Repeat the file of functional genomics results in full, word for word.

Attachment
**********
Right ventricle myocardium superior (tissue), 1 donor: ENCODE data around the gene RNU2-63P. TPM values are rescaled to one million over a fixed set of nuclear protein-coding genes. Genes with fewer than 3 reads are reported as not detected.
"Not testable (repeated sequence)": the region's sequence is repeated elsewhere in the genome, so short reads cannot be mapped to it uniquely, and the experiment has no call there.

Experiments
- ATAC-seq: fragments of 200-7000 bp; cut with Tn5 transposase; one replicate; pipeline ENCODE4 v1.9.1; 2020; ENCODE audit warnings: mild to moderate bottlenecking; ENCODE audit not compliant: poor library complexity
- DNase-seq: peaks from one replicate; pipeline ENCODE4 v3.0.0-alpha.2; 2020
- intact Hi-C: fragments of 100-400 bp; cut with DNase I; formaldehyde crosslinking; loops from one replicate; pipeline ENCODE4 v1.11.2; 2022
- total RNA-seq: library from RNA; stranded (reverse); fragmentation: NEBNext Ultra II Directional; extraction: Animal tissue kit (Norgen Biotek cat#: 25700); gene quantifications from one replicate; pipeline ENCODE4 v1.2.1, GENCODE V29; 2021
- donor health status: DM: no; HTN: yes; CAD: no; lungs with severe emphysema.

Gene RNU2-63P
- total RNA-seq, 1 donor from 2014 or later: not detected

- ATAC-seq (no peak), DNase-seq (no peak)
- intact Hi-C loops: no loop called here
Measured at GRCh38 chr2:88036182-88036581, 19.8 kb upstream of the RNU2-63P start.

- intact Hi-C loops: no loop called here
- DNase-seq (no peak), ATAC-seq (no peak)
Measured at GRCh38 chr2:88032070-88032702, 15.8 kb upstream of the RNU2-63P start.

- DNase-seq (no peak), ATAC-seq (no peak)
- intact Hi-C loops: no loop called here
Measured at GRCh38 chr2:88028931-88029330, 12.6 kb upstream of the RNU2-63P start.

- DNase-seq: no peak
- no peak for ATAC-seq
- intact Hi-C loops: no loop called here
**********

Right ventricle myocardium superior (tissue), 1 donor: ENCODE data around the gene RNU2-63P. TPM values are rescaled to one million over a fixed set of nuclear protein-coding genes. Genes with fewer than 3 reads are reported as not detected.
"Not testable (repeated sequence)": the region's sequence is repeated elsewhere in the genome, so short reads cannot be mapped to it uniquely, and the experiment has no call there.

Experiments
- ATAC-seq: fragments of 200-7000 bp; cut with Tn5 transposase; one replicate; pipeline ENCODE4 v1.9.1; 2020; ENCODE audit warnings: mild to moderate bottlenecking; ENCODE audit not compliant: poor library complexity
- DNase-seq: peaks from one replicate; pipeline ENCODE4 v3.0.0-alpha.2; 2020
- intact Hi-C: fragments of 100-400 bp; cut with DNase I; formaldehyde crosslinking; loops from one replicate; pipeline ENCODE4 v1.11.2; 2022
- total RNA-seq: library from RNA; stranded (reverse); fragmentation: NEBNext Ultra II Directional; extraction: Animal tissue kit (Norgen Biotek cat#: 25700); gene quantifications from one replicate; pipeline ENCODE4 v1.2.1, GENCODE V29; 2021
- donor health status: DM: no; HTN: yes; CAD: no; lungs with severe emphysema.

Gene RNU2-63P
- total RNA-seq, 1 donor from 2014 or later: not detected

- ATAC-seq (no peak), DNase-seq (no peak)
- intact Hi-C loops: no loop called here
Measured at GRCh38 chr2:88036182-88036581, 19.8 kb upstream of the RNU2-63P start.

- intact Hi-C loops: no loop called here
- DNase-seq (no peak), ATAC-seq (no peak)
Measured at GRCh38 chr2:88032070-88032702, 15.8 kb upstream of the RNU2-63P start.

- DNase-seq (no peak), ATAC-seq (no peak)
- intact Hi-C loops: no loop called here
Measured at GRCh38 chr2:88028931-88029330, 12.6 kb upstream of the RNU2-63P start.

- DNase-seq: no peak
- no peak for ATAC-seq
- intact Hi-C loops: no loop called here